Before I start, I just want to state that We’re Still Cool is open to a wide variance of opinions and political stances. We obviously skew more progressive in our opinions of things, but this website is not a space for preaching our political views. That said, 2020 has been pretty intense. With a pandemic and social unrest some fantastic music has been created. I want to celebrate some of it here.
I’ve decided to pick 7 songs that were released post quarantine, that have music videos. I did not include RTJ because Ooh La La was released before lock down. Plus, I’ve already given their full album a review here. These rankings are mine and mine only. All these songs are fantastic, but not all of them are for young ears.
7/ Public Enemy
Public Enemy never fails. Even better, they’ve put their egos to the side so that the full team is featured on this song. It’s not really Public Enemy without Flavor Flav. It’s also a great touch to bring in Primo to add some old school scratching to the track. State of the Union finds itself at number 7, because the chorus feels a bit too 1989 for me. That said, these guys haven’t lost a step.
6/ Kanye West
What an intense gut punch Kanye’s Wash Us In The Blood is. And what a gut punch of a music video. For younger fans, who never heard Kanye at his heights, it’s music like this that forces us older fans of his work to complain when West puts little effort into a project. Mind you, everything is relative. Kanye putting in little effort is still phenomenal. But this is the sound of a motivated artist. I have it at 6 because, it’s not as easy to understand as some of the more direct songs higher on my list.
5/ Spillage Village, Earth Gang & JID
End of Daze discusses the current situation as a part of the apocalypse depicted in the Bible. It’s not as much protest music as it is a deflated and pessimistic observation of the times we are currently in. From the perspective of some of the best up-and-coming emcees currently in the business, this is not a happy song.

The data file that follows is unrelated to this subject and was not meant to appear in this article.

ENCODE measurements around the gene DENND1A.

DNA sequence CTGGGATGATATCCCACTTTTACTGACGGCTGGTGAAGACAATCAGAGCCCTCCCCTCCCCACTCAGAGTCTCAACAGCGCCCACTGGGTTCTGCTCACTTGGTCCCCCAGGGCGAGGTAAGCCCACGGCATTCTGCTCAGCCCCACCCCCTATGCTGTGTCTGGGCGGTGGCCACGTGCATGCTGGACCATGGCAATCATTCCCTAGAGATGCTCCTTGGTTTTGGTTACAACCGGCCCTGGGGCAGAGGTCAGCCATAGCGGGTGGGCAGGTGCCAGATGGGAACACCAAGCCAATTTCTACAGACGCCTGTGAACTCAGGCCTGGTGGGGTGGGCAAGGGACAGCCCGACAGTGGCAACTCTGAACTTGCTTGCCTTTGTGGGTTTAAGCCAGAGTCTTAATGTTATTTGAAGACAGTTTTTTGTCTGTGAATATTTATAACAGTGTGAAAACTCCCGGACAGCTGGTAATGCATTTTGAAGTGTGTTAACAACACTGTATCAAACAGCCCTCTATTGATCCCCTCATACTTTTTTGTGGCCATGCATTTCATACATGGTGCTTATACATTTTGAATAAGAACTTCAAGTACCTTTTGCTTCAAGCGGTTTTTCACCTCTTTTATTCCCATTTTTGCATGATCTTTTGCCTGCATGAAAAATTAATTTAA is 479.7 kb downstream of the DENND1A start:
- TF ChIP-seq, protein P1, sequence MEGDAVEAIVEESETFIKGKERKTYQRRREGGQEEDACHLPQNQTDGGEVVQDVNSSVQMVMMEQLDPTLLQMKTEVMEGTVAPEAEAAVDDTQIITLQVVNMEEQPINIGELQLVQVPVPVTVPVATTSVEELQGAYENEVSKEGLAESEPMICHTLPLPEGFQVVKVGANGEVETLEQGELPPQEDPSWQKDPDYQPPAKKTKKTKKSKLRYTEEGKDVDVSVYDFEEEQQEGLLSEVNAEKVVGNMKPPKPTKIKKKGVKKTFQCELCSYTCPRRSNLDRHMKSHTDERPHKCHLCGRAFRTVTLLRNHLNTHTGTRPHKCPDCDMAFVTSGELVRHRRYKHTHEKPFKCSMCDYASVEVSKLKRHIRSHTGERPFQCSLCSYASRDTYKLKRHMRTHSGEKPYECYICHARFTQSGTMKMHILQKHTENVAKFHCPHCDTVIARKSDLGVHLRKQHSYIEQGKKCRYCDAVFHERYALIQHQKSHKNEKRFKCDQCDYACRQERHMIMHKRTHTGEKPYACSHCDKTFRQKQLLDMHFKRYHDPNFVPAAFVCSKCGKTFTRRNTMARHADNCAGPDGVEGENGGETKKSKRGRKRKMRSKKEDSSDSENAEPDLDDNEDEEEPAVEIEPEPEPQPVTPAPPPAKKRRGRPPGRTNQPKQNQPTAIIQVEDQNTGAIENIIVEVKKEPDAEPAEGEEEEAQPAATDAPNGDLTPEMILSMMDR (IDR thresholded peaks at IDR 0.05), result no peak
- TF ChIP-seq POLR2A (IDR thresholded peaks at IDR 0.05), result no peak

4/ Buju Banton
Speaking of music inspired by the Bible, Buju takes a different perspective to these times. He argues that those protesting during unrest are on the right side of the argument. Therefore, they are blessed by God. Don’t be confused. This is not a gospel song. It is destined to be a dance-floor anthem when nightclubs open.
3/ Dinner Party
Dinner Party is a super group featuring some of the biggest names in jazz and hip hop. Terrace Martin, Robert Glasper, and Kamasi Washington are joined by the legendary 9th Wonder. Soulful energy pours out of the lyrically intense Freeze Tag. A song that pleads, “I think you got the wrong one, I’m sick and tired of running…”
The list of songs that explain the daily threat of police on innocent Black lives, yet have a sonic warmth to them is limited. This song could fit comfortably in an early 70’s/late 60’s soul record.
2/ Lil Baby
Here’s a sentence that I never expected to write in my life: The most poignant song discussing the 2020 unrest in North America is from Lil Baby.
That sentence doesn’t even make sense in my head, but it’s true. When I think of Lil Baby, the first word that comes to my mind is ignorant. But here we are. It’s 2020, and Lil Baby has written arguably the most important song expressing the current zeitgeist.
1/ Anderson .Paak
Lockdown speaks for itself. Why do I have it number one? Maybe it’s the live instruments. Maybe it’s how it paints a vivid picture of the artist’s experience inside a protest. The tension that permeates, as the constant fear of violence from armed police, or people who’ve joined the protest for unscrupulous reasons grips marchers.
Lockdown is an honest look at the inside of a protest. It explains to the listener that the act of protest is not something to be done lightly. It tells all of us to join the protest, so that we can see that this is not something done on a whim to be on TV. It’s a genuine fight for equal rights and justice.